Submitted by: Eileen Guo
100,000 deaths. 500,000 ill. 16 million dollars in damage. These were all caused by the forest fires that currently plague Indonesia. The biggest concern is the air pollution from these fires, as tiny particles from the forest fires enter people’s lungs and cause respiratory problems like asthma, lung cancer, heart attacks and brain strokes.
Even though these fires typically break out in September, scientists started watching out for fires in July because they knew El Nino, the ocean-atmosphere climate interaction linked to a periodic warming in sea surface temperatures, was going to hit hard.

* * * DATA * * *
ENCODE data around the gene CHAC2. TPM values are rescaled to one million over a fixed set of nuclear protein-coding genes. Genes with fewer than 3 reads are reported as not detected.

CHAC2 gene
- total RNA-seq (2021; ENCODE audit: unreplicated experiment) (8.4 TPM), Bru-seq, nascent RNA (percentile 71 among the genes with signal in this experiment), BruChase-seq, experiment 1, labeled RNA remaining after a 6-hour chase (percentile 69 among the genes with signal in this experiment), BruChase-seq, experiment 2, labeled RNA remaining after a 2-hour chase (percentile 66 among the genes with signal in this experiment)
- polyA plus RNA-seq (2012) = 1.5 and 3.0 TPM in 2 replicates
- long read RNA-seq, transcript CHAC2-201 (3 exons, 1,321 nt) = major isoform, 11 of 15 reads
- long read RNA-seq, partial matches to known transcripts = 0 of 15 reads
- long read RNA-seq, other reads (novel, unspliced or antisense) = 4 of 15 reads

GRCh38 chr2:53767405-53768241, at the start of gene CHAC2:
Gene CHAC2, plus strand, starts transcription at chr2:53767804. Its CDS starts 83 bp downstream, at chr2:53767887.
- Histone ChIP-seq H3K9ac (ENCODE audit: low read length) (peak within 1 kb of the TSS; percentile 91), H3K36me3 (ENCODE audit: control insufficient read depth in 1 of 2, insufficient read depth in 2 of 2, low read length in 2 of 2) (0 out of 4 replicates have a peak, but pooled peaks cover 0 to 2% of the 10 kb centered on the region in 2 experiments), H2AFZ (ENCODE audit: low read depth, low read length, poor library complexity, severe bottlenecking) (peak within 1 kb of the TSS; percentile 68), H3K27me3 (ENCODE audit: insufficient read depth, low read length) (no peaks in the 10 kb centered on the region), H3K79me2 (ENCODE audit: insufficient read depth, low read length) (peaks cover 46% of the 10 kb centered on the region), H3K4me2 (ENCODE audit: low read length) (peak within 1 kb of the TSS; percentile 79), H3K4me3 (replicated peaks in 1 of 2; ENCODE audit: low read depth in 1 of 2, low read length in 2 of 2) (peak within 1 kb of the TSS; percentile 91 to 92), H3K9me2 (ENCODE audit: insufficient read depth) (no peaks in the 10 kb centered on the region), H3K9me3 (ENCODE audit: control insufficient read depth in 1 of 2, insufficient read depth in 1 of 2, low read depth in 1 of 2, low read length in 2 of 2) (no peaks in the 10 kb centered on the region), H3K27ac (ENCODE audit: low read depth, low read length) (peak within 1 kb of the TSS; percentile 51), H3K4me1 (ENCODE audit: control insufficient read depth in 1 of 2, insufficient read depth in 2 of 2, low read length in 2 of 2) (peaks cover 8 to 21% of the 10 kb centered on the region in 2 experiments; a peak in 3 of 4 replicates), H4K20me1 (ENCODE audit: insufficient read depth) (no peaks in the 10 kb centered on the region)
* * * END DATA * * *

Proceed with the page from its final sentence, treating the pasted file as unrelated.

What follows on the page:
In Indonesia and most of Southern Asia, much of the land is dry and can easily catch fire. Since the fire spreads quickly, these kinds of fires can only be put out by rain.
A major reason why there are so many forest fires is the Indonesian government’s inability to enforce laws that prevent people from setting forest fires in provinces and islands. Also, local corruption and population pressure play large roles in why there are so many forest fires.
The Indonesian government currently doesn’t know how to solve this problem, and NASA strongly stresses that in order to save more lives, countries like Indonesia need to strengthen their preventive measures. If you ever visit Southern Asia, be careful of dry areas!